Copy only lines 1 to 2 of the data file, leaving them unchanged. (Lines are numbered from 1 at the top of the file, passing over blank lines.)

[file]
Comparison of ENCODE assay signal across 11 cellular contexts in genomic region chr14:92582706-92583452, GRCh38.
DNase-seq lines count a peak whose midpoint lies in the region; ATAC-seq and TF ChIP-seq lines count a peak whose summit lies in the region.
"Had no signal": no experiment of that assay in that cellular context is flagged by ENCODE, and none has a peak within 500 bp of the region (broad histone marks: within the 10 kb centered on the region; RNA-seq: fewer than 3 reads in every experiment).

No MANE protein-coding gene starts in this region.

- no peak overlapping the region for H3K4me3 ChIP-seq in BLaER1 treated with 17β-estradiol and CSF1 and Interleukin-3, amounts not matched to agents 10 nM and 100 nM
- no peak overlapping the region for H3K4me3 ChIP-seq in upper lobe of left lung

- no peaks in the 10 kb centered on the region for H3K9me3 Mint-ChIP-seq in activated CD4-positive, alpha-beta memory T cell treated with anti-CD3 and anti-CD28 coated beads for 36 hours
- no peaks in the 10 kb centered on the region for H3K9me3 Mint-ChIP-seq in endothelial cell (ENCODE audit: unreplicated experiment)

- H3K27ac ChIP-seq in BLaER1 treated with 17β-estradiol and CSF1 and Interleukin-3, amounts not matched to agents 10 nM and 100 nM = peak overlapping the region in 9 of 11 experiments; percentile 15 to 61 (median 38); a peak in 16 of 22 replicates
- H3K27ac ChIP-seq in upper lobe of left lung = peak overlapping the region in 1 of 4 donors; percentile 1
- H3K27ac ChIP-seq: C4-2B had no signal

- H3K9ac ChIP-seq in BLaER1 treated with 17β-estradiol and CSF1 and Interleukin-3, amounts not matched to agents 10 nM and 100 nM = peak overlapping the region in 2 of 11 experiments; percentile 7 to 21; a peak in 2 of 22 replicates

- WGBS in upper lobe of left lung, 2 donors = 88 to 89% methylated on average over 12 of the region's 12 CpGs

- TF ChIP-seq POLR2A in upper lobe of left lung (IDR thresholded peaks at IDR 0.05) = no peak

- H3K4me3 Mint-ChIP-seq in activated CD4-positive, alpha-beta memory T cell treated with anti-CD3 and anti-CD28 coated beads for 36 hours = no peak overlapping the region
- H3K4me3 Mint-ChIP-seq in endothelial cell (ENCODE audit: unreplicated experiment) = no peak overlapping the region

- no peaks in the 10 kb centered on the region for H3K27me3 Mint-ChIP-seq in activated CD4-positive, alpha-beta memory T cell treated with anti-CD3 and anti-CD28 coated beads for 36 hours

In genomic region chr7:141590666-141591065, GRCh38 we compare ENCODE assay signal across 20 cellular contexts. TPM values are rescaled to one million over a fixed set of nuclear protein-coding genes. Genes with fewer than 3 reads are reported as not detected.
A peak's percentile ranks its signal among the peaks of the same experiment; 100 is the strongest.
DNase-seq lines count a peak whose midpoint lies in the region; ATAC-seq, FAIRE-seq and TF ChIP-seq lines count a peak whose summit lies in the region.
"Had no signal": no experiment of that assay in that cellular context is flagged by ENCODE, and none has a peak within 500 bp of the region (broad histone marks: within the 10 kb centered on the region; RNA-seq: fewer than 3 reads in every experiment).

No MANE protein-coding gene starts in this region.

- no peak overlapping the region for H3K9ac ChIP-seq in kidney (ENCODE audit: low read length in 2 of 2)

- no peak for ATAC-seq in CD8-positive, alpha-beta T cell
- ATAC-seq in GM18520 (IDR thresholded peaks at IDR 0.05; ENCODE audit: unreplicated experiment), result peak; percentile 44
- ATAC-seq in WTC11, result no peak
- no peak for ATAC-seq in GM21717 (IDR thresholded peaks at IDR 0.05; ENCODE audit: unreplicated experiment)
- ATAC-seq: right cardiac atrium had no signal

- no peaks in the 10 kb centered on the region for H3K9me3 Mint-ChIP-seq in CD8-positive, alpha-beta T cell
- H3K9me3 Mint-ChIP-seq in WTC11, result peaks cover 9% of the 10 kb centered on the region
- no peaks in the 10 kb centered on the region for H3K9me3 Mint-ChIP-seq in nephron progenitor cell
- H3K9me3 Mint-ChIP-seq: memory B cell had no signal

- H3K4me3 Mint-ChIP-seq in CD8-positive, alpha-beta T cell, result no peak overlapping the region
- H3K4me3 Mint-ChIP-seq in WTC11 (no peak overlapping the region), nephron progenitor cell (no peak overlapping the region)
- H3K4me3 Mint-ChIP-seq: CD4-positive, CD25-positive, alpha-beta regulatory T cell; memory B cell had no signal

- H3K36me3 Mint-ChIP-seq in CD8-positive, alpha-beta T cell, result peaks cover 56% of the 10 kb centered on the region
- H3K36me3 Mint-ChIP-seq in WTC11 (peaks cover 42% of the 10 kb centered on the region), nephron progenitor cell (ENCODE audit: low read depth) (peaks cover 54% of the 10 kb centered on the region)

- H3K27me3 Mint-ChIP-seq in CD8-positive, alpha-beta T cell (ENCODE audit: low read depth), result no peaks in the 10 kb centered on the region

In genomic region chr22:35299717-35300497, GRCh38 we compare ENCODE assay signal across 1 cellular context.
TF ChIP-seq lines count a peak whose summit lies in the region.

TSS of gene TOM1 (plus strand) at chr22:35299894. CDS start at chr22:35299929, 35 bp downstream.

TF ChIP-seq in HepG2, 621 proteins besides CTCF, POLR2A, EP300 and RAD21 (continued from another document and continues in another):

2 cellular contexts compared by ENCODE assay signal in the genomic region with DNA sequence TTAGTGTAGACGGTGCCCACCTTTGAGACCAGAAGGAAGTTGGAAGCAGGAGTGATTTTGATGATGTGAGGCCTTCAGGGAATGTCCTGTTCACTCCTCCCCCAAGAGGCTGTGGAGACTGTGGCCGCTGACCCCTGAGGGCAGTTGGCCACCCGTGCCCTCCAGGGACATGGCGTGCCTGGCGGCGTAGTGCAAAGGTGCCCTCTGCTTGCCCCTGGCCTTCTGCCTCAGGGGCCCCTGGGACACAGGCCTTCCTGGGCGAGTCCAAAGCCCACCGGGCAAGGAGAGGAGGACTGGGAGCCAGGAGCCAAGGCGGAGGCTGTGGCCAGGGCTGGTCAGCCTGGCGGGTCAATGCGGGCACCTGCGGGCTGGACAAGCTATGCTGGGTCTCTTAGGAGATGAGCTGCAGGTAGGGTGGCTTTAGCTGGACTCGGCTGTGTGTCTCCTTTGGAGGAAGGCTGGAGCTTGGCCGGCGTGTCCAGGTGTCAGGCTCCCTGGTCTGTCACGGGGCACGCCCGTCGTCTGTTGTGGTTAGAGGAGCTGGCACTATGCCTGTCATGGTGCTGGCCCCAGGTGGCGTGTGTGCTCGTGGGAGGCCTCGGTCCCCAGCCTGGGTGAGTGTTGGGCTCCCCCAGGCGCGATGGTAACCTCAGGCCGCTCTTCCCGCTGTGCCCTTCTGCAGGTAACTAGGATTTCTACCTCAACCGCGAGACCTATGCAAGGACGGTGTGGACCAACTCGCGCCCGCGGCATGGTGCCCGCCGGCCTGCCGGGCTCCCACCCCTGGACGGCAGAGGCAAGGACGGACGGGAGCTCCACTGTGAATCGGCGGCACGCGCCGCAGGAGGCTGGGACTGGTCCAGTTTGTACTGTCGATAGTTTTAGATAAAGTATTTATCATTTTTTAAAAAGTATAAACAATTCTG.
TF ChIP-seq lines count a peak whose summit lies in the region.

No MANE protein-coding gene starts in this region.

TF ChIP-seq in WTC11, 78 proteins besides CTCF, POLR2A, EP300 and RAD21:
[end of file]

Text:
Comparison of ENCODE assay signal across 11 cellular contexts in genomic region chr14:92582706-92583452, GRCh38.
DNase-seq lines count a peak whose midpoint lies in the region; ATAC-seq and TF ChIP-seq lines count a peak whose summit lies in the region.